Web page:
This review has briefly considered the current state of the art and potential opportunities for use of plant-based stress sensing as the basis for irrigation scheduling and control. The advantages and disadvantages of each of these approaches are summarized in Table 1. Although plant-based sensing has several potential advantages, including a greater relevance to plant functioning than soil-based measures, these have been offset by a number of practical difficulties of implementation that have thus far limited the development of commercially successful systems. However, pressures for enhanced water use efficiency and for greater precision in irrigation systems are likely to provide a real impetus for the development of new precision irrigation scheduling systems that take account of the irrigation need of individual plants, and may well involve greater use of plant-based sensing systems.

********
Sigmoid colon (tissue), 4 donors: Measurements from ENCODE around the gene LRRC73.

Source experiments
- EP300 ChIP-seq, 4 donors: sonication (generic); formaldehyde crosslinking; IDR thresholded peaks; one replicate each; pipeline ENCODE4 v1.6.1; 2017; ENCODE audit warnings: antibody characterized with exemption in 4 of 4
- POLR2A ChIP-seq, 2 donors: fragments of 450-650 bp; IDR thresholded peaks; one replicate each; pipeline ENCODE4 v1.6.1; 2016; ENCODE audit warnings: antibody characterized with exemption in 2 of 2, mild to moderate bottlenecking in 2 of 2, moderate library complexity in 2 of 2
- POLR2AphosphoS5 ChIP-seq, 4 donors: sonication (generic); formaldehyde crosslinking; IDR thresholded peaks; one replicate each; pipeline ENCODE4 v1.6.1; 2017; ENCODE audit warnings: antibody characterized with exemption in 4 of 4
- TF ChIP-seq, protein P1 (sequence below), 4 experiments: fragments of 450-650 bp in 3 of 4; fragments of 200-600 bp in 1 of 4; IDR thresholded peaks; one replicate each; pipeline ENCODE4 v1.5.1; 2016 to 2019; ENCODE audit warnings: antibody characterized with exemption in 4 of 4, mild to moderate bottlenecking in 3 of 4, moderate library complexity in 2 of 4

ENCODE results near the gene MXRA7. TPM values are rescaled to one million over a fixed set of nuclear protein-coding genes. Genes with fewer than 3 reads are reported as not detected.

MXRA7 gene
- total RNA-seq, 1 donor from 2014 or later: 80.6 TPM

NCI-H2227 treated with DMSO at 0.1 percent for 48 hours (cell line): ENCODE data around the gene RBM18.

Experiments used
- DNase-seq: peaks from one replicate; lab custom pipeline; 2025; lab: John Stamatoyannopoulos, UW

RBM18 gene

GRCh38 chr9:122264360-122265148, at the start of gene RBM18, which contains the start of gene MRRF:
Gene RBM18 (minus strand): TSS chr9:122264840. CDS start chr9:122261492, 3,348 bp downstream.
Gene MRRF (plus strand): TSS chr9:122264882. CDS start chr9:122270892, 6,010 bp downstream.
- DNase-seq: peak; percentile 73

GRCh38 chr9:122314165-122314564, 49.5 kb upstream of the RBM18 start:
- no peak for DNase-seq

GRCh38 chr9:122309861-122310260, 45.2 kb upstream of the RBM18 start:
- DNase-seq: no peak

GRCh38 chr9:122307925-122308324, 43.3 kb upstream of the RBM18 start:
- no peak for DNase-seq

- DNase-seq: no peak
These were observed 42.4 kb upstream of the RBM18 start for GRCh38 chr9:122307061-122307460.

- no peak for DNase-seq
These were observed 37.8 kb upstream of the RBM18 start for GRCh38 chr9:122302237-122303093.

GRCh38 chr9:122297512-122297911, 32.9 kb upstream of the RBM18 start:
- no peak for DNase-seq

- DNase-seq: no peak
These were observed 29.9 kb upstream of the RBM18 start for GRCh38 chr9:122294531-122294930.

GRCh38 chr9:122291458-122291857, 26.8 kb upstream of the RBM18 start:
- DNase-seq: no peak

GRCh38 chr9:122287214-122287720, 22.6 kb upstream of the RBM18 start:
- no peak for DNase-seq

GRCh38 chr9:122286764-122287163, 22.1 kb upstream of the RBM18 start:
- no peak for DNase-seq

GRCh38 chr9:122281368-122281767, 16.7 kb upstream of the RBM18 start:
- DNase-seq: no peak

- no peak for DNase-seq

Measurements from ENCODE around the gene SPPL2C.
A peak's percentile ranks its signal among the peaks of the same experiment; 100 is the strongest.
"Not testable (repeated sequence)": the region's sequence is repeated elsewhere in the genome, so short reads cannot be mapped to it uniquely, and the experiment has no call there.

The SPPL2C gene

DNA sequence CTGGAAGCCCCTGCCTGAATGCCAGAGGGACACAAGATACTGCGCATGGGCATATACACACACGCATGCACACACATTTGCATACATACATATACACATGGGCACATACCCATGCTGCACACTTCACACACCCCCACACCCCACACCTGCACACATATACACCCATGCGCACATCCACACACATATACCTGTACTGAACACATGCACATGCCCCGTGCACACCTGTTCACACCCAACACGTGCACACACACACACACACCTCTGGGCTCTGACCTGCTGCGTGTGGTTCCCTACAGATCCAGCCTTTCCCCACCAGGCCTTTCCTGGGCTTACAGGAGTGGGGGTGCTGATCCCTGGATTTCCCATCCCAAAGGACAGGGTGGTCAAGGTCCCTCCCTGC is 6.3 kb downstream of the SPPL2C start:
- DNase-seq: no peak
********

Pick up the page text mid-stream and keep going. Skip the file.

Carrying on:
The author is grateful to sponsors of various aspects of the work presented, who include the European Commission (projects: WATERUSE, contract EVKI-2000–22061, and STRESSIMAGING, Contract HPRN-CT-2002–00254).